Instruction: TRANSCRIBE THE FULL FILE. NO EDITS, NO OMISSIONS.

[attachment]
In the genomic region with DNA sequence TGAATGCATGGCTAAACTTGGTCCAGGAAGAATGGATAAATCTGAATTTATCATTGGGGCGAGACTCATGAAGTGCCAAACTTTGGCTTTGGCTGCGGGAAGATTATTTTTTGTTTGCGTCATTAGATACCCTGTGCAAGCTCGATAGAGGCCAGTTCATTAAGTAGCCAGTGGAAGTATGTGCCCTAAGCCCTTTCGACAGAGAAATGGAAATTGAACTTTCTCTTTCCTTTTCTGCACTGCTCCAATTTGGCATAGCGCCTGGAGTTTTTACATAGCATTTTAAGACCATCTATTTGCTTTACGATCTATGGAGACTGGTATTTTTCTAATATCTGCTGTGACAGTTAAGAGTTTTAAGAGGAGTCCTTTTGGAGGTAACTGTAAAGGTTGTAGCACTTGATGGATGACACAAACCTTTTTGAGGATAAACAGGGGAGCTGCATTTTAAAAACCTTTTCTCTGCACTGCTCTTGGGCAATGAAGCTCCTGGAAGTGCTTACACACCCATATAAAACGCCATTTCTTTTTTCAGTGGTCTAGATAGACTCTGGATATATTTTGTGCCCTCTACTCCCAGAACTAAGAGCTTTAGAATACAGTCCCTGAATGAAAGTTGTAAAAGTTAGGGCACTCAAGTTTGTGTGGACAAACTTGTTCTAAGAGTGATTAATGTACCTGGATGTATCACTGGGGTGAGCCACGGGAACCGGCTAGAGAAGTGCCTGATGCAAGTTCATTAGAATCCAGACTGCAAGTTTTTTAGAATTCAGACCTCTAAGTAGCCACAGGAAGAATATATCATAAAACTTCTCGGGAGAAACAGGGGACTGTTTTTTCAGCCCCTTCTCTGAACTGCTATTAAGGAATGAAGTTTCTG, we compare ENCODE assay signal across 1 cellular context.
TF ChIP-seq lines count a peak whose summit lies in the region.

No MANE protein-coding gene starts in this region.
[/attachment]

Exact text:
In the genomic region with DNA sequence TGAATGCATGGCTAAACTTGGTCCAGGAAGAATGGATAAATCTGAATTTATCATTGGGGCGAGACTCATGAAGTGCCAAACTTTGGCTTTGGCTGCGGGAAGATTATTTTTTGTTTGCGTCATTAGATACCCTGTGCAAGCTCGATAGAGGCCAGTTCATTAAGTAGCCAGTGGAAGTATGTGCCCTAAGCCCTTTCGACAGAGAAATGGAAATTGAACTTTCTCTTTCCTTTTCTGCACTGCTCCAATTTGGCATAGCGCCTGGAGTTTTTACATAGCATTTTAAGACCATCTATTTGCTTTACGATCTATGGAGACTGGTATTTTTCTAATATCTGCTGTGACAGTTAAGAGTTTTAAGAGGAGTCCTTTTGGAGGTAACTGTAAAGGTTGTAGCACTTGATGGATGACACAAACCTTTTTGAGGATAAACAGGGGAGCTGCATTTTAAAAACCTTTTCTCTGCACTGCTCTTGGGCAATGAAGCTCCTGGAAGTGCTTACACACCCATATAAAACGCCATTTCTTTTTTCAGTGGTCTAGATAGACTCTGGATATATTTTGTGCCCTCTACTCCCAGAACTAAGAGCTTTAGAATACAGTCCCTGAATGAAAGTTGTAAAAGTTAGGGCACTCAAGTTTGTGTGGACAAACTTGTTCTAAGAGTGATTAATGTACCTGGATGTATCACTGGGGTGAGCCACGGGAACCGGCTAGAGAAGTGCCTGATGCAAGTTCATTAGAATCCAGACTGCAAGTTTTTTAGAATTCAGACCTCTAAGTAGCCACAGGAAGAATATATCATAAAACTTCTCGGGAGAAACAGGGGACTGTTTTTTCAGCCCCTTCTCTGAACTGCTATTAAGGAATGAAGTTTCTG, we compare ENCODE assay signal across 1 cellular context.
TF ChIP-seq lines count a peak whose summit lies in the region.

No MANE protein-coding gene starts in this region.